Wednesday, April 20, 2011

Animation: Mad Monster Party (1967) and R.O.D. The TV (2003)

Here are two Animation Quick Picks.  First up is Mad Monster Party, that most of us of a certain age have probably seen at sometime in our youth, but it hasn't been as widely circulated or broadcast in recent years.  The animation style will be instantly recognizable to those who grew up with Rankin/Bass holiday specials such as Rudolph the Red-Nosed Raindeer (1964) and Frosty the Snowman (1969).  Because of the association between Rankin/Bass and holiday specials, many people mistakenly believe that Mad Monster Party is a Halloween special.  Instead it is a feature-length film, not a television special, that parodies several well known movie monsters.  Personally, I haven't seen the film since childhood, and I look forward to adding it to my queue when it begins streaming on Netflix Instant View this Friday, 4/22/11.

Mad Monster Party (Jules Bass, USA, 1967, 95 minutes)
Netflix: Boris Karloff and Phyllis Diller lend their vocal talents to this bizarre stop-motion animated parody of horror films. Dr. Frankenstein makes plans for his retirement and convenes a meeting of all monsters to announce his replacement. As word spreads that the doctor is going to choose his young nephew for the position, the visiting creatures plot a coup d'état that would leave Dr. Frankenstein retired ... permanently. Netflix link.
Begins Streaming 4/22/11

I have also begun watching R.O.D. the TV on Hulu over the past few days.  I caught the later half of the series when it played late nights on G4 several years ago, and it is interesting to go back and finally catch the first half of the series.  While this might seem to be strange praise, what I liked about it the first time around was that I had no idea what kind of fictional world this was supposed to be, but the political reality of this alternative universe slowly revealed itself.  At the time I was also in the dark about the connections to not just one but two previous anime and manga properties.  The Paper Sisters (Michelle, Maggie, and Anita) are from the Read or Dream manga, while the first character we are introduced to, Nenene Sumiregawa, is from the Read or Die manga and OVA anime.  This leads to some jarring revelations if you are not familiar with these backstories, namely that the Paper Sisters are "paper masters" who can manipulate any knid of paper to form a wide variety of objects and weapons.  The Paper Sisters are assigned as bodyguards for the Nenene, and the first few episodes slowly develops their relationships as well as foreshadows the return of the protagonist from Read or Die, Yomiko Readman, who is Nenene's long lost best friend, and an even more powerful paper master than the Paper Sisters.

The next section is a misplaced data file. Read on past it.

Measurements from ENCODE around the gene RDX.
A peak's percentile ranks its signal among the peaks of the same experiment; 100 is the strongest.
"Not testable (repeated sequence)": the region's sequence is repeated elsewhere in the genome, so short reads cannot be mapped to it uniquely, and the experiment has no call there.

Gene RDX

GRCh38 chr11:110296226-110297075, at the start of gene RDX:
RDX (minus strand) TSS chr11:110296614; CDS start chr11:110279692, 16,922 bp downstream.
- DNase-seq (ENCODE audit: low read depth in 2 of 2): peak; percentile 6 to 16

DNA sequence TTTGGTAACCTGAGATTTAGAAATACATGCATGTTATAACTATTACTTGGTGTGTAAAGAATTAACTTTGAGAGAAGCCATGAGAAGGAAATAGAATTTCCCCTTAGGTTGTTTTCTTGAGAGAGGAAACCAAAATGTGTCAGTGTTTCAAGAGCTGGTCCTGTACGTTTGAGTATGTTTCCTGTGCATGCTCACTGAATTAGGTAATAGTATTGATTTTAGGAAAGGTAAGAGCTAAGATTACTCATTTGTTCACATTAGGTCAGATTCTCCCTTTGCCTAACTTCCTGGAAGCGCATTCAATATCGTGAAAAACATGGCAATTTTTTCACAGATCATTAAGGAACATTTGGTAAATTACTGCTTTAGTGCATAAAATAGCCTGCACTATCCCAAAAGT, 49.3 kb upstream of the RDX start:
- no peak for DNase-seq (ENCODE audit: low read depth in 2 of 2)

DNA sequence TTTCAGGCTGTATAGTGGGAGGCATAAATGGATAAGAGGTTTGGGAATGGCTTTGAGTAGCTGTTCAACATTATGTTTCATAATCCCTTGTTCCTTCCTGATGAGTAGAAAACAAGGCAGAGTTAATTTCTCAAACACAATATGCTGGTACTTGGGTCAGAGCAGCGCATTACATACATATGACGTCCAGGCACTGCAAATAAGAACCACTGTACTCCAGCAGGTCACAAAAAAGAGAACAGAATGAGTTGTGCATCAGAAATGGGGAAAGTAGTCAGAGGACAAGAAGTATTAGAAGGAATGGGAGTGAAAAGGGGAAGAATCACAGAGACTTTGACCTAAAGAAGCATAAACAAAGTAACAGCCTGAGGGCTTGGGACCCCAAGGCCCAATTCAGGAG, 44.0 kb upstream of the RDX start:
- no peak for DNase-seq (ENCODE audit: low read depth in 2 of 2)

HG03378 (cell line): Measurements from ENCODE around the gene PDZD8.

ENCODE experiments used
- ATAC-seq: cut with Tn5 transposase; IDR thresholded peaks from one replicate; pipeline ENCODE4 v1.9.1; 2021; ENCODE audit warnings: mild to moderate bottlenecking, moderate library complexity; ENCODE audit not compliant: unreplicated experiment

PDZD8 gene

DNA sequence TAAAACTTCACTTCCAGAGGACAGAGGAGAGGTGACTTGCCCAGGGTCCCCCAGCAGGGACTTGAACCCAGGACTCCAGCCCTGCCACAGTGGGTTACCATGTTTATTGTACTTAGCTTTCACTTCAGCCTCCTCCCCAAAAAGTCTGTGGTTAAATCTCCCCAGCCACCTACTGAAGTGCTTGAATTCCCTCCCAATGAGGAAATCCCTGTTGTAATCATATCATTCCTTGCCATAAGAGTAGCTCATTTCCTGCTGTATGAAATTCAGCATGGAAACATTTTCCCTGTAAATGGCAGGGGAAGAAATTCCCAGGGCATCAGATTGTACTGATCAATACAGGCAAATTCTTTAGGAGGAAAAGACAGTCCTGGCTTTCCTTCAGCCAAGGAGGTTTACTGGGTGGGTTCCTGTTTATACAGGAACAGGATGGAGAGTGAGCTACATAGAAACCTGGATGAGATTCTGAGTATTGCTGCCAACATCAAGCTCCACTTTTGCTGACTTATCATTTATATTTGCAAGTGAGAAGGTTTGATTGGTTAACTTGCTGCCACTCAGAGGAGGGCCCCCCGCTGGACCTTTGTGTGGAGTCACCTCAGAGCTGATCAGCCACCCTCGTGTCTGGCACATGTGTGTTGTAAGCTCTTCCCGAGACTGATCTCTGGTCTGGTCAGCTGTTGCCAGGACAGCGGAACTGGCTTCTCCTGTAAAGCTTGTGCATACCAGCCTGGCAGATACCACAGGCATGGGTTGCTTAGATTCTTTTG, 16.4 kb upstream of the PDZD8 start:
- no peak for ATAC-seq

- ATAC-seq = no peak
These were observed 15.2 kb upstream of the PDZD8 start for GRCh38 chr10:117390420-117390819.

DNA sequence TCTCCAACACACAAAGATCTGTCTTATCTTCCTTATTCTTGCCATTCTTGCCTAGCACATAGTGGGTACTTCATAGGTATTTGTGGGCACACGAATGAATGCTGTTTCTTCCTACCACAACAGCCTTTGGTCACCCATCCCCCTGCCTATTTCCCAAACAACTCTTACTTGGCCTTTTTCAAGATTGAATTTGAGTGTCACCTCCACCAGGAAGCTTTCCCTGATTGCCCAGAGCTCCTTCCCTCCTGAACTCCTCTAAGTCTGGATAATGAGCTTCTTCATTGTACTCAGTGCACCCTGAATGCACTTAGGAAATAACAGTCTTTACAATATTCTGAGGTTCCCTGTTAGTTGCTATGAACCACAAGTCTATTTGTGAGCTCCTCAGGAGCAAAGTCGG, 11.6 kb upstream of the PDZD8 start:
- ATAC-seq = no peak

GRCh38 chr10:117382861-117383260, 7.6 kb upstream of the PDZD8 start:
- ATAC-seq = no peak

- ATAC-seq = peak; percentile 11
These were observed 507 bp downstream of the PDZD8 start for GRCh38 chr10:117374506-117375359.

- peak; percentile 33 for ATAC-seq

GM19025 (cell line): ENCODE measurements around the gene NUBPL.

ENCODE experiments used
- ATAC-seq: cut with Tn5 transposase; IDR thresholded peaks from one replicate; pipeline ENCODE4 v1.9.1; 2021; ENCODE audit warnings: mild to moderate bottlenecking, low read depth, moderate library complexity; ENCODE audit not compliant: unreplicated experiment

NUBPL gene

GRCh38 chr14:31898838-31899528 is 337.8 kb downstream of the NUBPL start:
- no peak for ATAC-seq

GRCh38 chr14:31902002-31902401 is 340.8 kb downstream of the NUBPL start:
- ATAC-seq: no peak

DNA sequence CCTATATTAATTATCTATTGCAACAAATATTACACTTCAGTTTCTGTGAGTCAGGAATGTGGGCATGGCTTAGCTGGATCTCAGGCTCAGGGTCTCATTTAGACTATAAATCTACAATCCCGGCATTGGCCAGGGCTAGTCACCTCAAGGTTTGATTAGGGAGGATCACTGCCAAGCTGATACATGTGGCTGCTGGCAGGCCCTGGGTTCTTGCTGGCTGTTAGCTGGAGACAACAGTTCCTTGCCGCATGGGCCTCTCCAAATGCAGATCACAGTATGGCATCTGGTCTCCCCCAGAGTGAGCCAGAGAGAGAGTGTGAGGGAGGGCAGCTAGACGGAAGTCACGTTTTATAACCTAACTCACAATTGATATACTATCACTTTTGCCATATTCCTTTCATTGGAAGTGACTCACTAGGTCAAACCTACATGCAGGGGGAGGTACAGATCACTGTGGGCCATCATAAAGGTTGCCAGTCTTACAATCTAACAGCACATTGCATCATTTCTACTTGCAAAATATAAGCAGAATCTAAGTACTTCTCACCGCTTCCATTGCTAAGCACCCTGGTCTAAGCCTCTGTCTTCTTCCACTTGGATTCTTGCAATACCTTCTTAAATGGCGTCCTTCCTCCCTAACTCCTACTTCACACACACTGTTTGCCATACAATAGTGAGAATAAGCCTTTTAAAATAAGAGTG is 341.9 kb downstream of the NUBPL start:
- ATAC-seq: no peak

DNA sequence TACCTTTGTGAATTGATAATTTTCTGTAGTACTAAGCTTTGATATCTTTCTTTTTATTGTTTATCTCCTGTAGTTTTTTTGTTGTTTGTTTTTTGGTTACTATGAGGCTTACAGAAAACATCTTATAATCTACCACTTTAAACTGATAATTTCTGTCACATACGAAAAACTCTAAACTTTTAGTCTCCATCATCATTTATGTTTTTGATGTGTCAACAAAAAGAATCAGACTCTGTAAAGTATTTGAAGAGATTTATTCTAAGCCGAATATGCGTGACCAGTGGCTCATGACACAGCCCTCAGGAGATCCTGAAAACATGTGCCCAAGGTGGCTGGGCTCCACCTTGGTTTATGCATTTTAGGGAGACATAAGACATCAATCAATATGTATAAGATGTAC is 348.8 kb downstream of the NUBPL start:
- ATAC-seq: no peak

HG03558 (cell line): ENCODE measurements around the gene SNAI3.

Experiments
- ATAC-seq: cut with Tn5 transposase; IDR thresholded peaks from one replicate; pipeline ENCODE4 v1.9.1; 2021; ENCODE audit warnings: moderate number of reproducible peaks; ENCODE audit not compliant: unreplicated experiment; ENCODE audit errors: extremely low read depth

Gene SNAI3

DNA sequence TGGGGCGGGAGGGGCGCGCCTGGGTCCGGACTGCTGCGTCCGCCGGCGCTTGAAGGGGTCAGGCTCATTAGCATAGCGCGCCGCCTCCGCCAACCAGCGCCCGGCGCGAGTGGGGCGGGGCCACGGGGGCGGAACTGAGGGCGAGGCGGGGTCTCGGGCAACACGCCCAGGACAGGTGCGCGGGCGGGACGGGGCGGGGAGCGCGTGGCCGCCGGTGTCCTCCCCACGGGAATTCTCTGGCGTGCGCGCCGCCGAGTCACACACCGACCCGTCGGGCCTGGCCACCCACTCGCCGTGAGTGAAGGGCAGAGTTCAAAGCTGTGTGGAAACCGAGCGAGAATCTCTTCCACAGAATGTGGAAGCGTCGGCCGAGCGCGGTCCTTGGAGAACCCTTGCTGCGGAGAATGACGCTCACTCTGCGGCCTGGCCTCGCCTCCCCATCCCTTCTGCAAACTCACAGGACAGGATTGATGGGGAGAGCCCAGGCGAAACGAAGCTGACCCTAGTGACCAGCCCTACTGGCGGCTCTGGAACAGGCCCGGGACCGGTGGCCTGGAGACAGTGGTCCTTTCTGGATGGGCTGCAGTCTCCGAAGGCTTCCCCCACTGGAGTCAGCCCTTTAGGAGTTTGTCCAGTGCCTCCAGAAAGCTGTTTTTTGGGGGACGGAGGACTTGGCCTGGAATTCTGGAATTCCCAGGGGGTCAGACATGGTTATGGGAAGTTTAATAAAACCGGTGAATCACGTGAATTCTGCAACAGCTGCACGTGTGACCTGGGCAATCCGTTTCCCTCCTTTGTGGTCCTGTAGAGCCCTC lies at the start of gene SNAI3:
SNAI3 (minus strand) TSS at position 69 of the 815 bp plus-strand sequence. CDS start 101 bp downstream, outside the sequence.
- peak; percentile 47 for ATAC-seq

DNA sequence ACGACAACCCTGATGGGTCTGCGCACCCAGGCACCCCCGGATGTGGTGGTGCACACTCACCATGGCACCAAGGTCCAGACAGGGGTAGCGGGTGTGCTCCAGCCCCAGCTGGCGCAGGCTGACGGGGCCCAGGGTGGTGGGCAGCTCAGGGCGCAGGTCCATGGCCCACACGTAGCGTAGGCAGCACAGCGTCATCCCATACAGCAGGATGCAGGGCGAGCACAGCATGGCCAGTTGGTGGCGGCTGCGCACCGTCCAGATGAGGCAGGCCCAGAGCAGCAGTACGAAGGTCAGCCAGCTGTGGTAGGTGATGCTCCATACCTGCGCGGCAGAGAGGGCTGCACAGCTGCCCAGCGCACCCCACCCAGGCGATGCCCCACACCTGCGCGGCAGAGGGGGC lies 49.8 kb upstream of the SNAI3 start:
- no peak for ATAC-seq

While Episode 14 explains much of the alternative universe political backstory for the series, suffice to say for now that the central conflict that evolves is between the British Library and the Chinese publishing company Dokusensha, who are battling for control of a series of books that hold the key to global domination.  The Paper Sisters, Nenene, and Yomiko are eventually caught up in this international conflict, even as they try to resolve their more personal and domestic conflicts.  What I like about the show is the interesting mix of tones as the domestic melodrama merges with some quite exciting and dynamic action sequences.  Once you accept the seemingly limitless power of ordinary paper in the hands of the paper masters, the show does reward you with endlessly inventive ways in which the paper masters use that power.  In other words, the show often displays the qualities I associate with great science fiction (though I don't know if this fits in that genre, strictly speaking) in that you learn the rules of the fictional world piece by piece as you watch it, and new twists on your understanding of that world are gradually revealed.  This is true both for the paper masters powers as well as the political reality of the British Library and Dokusensha. As I mentioned before on my earlier entry on Death Note, there are not too many anime series that I have watched from beginning to end, but I look forward to finally catching up with all of R.O.D. the TV in the coming days.

R.O.D. the TV (Koji Masunari, Japan, 2003, 26 episodes) 
Anime News Network: Three girls named Anita, Michelle and Maggie are hired to protect Japanese author Nenene Sumiregawa during her stay in Hong Kong. In an incident where the "Paper Sisters" save Nenene from a disgruntled author, Nenene discovers that the sisters have the capability to control paper at their own will - an ability once used by her long-lost friend Yomiko "The Paper" Readman. Arriving in Japan after an airliner incident, the Paper Sisters move into Nenene's apartment and become her freeloading bodyguards. Hulu link.

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